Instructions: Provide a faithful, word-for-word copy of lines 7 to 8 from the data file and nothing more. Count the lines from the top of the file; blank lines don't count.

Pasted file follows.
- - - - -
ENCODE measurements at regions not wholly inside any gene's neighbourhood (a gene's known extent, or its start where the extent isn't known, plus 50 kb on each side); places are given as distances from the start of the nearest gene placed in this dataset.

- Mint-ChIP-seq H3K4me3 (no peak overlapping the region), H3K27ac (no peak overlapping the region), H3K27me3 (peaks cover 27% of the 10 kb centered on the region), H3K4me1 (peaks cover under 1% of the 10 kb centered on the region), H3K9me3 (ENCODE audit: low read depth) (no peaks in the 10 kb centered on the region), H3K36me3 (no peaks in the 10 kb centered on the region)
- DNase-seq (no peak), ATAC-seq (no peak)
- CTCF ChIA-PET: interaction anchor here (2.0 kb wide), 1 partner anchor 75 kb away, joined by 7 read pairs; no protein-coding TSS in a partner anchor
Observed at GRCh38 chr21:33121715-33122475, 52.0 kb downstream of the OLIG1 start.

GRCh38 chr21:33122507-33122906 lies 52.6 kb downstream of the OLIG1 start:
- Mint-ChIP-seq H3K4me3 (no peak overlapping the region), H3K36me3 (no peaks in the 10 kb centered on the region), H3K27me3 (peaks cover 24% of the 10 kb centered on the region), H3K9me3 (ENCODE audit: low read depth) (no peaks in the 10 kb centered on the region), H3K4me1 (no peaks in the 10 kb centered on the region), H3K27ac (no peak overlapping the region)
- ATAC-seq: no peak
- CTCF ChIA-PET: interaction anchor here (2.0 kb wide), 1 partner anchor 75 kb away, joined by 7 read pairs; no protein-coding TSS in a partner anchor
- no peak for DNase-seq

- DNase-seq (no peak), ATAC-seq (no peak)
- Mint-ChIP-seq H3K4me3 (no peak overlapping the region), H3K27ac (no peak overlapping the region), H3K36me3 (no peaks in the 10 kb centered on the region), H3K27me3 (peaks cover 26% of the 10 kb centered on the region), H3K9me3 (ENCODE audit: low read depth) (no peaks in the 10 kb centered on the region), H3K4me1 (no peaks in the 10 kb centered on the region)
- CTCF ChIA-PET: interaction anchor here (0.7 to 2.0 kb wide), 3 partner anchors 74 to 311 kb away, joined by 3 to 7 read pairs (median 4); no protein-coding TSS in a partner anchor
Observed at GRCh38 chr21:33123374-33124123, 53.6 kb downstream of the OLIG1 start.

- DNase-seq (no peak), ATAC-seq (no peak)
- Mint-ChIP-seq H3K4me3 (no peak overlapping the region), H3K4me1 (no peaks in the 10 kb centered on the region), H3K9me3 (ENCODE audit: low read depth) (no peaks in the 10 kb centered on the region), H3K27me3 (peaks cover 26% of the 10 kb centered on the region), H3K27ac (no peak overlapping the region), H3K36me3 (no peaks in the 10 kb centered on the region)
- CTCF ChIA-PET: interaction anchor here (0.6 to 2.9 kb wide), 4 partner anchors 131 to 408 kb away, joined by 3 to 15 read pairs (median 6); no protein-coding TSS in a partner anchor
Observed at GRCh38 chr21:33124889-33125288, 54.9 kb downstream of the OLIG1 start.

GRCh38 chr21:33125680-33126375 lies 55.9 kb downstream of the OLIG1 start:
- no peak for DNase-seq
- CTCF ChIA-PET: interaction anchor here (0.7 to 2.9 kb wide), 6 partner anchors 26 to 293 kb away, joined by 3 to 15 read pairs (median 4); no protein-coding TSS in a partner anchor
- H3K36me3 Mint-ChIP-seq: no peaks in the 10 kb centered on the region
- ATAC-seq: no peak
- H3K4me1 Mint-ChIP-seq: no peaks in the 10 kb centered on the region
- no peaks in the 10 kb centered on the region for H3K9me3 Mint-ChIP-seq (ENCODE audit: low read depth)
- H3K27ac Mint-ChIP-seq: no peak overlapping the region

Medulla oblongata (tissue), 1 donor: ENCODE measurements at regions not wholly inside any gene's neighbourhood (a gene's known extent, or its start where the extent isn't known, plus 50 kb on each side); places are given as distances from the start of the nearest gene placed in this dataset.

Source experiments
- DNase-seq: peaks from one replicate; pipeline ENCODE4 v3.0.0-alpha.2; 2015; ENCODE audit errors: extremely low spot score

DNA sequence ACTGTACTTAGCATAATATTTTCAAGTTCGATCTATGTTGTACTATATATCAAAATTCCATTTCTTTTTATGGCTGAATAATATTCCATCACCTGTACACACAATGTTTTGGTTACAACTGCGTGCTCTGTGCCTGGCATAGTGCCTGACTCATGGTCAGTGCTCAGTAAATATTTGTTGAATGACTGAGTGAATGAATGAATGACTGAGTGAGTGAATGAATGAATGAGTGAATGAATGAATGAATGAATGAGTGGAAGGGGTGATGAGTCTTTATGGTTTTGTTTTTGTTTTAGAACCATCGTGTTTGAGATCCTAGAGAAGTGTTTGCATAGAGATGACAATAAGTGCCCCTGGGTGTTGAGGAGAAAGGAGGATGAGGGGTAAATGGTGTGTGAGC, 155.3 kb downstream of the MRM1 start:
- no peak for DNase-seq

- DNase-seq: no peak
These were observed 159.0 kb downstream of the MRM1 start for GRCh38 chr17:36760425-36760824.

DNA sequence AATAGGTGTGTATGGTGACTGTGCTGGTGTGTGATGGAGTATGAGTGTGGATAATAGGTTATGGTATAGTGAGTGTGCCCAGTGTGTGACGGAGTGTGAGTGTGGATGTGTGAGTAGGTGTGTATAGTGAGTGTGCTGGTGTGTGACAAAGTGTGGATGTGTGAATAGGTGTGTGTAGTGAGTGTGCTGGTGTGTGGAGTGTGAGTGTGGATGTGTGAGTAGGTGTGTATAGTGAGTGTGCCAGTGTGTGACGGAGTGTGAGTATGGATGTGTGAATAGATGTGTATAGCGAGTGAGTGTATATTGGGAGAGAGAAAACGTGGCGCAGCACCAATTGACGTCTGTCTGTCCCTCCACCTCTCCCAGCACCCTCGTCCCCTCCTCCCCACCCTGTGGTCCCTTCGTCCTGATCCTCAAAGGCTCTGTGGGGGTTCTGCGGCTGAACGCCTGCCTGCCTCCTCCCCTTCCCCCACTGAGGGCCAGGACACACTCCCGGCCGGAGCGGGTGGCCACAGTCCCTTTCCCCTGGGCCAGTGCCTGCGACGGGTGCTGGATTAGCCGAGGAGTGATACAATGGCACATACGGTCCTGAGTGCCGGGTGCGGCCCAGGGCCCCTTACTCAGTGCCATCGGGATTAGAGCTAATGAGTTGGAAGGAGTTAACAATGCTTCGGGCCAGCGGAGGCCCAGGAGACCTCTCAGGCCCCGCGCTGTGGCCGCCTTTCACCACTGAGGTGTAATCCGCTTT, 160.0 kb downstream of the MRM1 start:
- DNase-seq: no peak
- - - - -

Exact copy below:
- Mint-ChIP-seq H3K4me3 (no peak overlapping the region), H3K36me3 (no peaks in the 10 kb centered on the region), H3K27me3 (peaks cover 24% of the 10 kb centered on the region), H3K9me3 (ENCODE audit: low read depth) (no peaks in the 10 kb centered on the region), H3K4me1 (no peaks in the 10 kb centered on the region), H3K27ac (no peak overlapping the region)
- ATAC-seq: no peak